Throughout the stellar play of the Blue Jays after the July 31st trade deadline, one of the shining stars was 20 year old rookie closer Roberto Osuna. Osuna signed with the Blue Jays in 2011 as an international free agent. Before Spring Training this year, Osuna had only pitched 22IP in Single-A Ball. Osuna would make the bullpen out of Spring Training, becoming the youngest pitcher to ever take the mound for the Jays. After the Blue Jays tried Migeul Castro and Brett Cecil in the closer’s role, Osuna would take the job just in time to help his Blue Jays make a run for the AL East.
The closer’s role is arguably one of the most important come playoff time. Although closers might not be used as much, they usually have the fate of the game in their hands. With each win and loss in a playoff series becoming so vital, closers become one of your most valuable assets. In 2001, one of the best World Series of all time, in game seven with the Yankees trying for their fourth World Series in a row, Mariano Rivera would blow a save to the Arizona Diamondback, giving Arizona their first World Series (The Diamondbacks franchise was only four years old).
Ahh, watching the Yankees lose never gets old! Last year, we got to witness one of the best closer playoff performances in years from Greg Holland. Holland led the Royals to the World Series with a 1.13ERA and 6SV throughout the postseason. He would save all four games in the sweep of the Orioles in the ALCS. Dennis Eckersley, one of the greatest closers of all time, would be dominant throughout the 1988 postseason. Entering the Athletics vs Dodgers World Series, the Athletics were considered to be the heavy favourites. In Game 1, the Athletics would hold a one run lead, only needing one out to seal the victory. Hobbling up to plate was the injured Kirk Gibson, who then gave us one of the most famous moments in playoff history.
That walk off win would shift the momentum of the series for the Dodgers who never looked back, taking the series in five game. 1989 would be very different for Eckersley, as he would contribute two saves (half the wins), in the World Series for the Athletics to beat the Giants. In baseball, things can be unpredictable. The Yankees being dethroned by an expansion team, Holland leading the Royals to their first World Series since 1985, and one of the best closers of all time being knocked out of the stadium by an injured pinch hitter. All of these determined in the hands of the closer.
Since Osuna has become the closer, he has dominated the back end of the Jays bullpen, recording a 2.58 ERA and 20SV/23OPP in 69.2IP. Osuna recorded his first save on June 22nd and after that he would record 14 straight without a blown save. The right-hander uses 4 pitches (vFA 95.5, vFC 89.9, vSL 87.9 vCH 82.3) and his two best pitches are his Fastball/Changeup combo. With a 13.2mph variance in the two pitches, it’s easy for Osuna to mix extreme speeds with accurate finesse pitches, leaving nearly every batter on their back knee wondering what they just swung at.
Osuna’s numbers in his first year were good enough to garner him some Rookie of the Year potential. If it wasn’t for Carlos Correa and Miguel Sano, Osuna would defiantly be the heavy favourite to win the award.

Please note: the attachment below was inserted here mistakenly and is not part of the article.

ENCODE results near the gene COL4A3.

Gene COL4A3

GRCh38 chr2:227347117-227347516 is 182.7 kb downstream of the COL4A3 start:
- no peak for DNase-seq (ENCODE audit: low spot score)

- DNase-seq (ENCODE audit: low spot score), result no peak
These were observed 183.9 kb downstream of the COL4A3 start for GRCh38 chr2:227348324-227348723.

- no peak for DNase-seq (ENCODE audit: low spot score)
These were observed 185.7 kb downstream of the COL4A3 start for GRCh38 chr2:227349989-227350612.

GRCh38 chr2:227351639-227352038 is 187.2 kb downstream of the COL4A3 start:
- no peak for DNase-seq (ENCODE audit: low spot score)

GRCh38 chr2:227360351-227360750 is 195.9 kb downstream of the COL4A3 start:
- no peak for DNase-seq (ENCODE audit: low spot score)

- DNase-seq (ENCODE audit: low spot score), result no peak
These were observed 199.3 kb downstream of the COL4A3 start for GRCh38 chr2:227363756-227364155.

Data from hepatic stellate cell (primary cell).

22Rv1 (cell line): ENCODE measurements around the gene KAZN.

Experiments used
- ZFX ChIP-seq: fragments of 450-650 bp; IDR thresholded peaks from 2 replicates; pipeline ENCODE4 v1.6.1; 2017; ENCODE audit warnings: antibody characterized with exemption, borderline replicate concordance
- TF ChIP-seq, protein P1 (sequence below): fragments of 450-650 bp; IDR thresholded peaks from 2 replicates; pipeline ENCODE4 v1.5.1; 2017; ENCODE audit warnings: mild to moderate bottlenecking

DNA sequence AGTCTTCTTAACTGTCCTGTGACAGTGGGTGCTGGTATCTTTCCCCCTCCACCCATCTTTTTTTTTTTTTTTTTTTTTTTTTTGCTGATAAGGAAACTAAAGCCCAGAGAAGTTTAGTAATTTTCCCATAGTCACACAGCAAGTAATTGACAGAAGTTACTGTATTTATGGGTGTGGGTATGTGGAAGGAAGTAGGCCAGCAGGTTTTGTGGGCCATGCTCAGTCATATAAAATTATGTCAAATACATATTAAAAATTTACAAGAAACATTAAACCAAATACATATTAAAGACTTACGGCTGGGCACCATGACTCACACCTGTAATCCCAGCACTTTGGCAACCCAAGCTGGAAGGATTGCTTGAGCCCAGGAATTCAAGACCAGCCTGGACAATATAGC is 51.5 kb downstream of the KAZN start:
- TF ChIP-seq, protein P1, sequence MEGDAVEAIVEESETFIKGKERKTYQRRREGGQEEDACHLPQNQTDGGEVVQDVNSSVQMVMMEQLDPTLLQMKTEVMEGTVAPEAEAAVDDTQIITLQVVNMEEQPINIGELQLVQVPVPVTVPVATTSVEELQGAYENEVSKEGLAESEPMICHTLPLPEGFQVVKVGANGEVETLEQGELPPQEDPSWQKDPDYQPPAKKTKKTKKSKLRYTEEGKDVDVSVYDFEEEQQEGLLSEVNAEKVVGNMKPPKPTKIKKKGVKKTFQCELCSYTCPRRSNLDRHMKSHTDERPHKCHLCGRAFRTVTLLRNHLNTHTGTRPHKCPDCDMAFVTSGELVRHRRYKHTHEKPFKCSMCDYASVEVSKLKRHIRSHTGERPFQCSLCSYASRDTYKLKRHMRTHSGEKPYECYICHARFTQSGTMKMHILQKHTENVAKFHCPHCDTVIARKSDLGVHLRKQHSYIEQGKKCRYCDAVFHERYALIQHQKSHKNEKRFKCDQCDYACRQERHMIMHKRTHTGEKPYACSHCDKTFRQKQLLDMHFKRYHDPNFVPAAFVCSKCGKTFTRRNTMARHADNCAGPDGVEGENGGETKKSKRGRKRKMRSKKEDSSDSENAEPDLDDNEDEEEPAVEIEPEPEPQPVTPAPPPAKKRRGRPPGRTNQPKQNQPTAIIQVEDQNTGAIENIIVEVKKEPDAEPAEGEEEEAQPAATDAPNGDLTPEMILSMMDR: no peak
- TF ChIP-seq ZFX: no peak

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Osuna’s recent play has not been as remarkable as his first half. Since breaking that streak of 14 consecutive saves, Osuna has allowed 8ER of his season total of 20. Osuna’s recent bump in the road might be too small of sample size to judge, but his increased amount of sliders and fewer changeups might be where his issue lies. Although Osuna throws his Slider and Changeup almost at an identical rate (SL% 13.7 & CH% 13.9) and the values are the same (wSL 1.8 7 & wCH 1.6), we have to wonder if the increased amount of Sliders recently has been his problem?
*Graph Showing Roberto Osuna’s increase in Slider and decrease in Changeup usage. X-Axis = IP
*Roberto Osuna Monthly Splits for wOBA & OPS. This clearly shows Sept/Oct Opponents having been hitting harder contact against Osuna.
Lets look at one appearance in particular. His most recent game, on October 3 against the Tampa Bay Rays, where Osuna went 0.2IP, allowing 2ER with a BS. In that game, Osuna only threw his fastball/slider to a wFA -0.8 and a wSL -0.5 and didn’t even attempt to throw a changeup! In Osuna’s last five starts he’s actually only used his Changeup in one game, and he threw it twice. In that specific game against Tampa, Osuna almost matched his Slider frequency with his Fastball, throwing his Slider at 42.3% of pitches and his Fastball at 57.7%.
One could argue that Osuna’s appearance against Tampa was his worst of the season (Tampa Bay scored 644 Runs in 2015 25th in the MLB). Unfortunately I’m not Pete Walker, nor am I catching for Osuna every night, so we don’t know exactly what is going on. But the apparent disappearance in Osuna’s changeup makes you wonder if something is going on with that pitch. Osuna has been stellar all year, and I truly hope that in years to come he remains the Blue Jays closer. I think it’s a position that suits his pitches, insane fastball velocity, and veteran approach on the mound. One of Osuna’s greatest attributes is something that doesn’t really show up on stats sheets – the ability for Osuna to bounce back easily. This comes in addition to his great demeanor when he enters the game. Eckersley and Rivera both had this dead-eyed demeanor on the mound, and even at 20 years old, we watch Osuna like he’s been playing in the show for years now. Even with his worst showing coming in his last game of the year, Osuna’s “on to the next one” approach will help him bounces back for a huge post season.
Stats and Graphs Courtesy of Fangraphs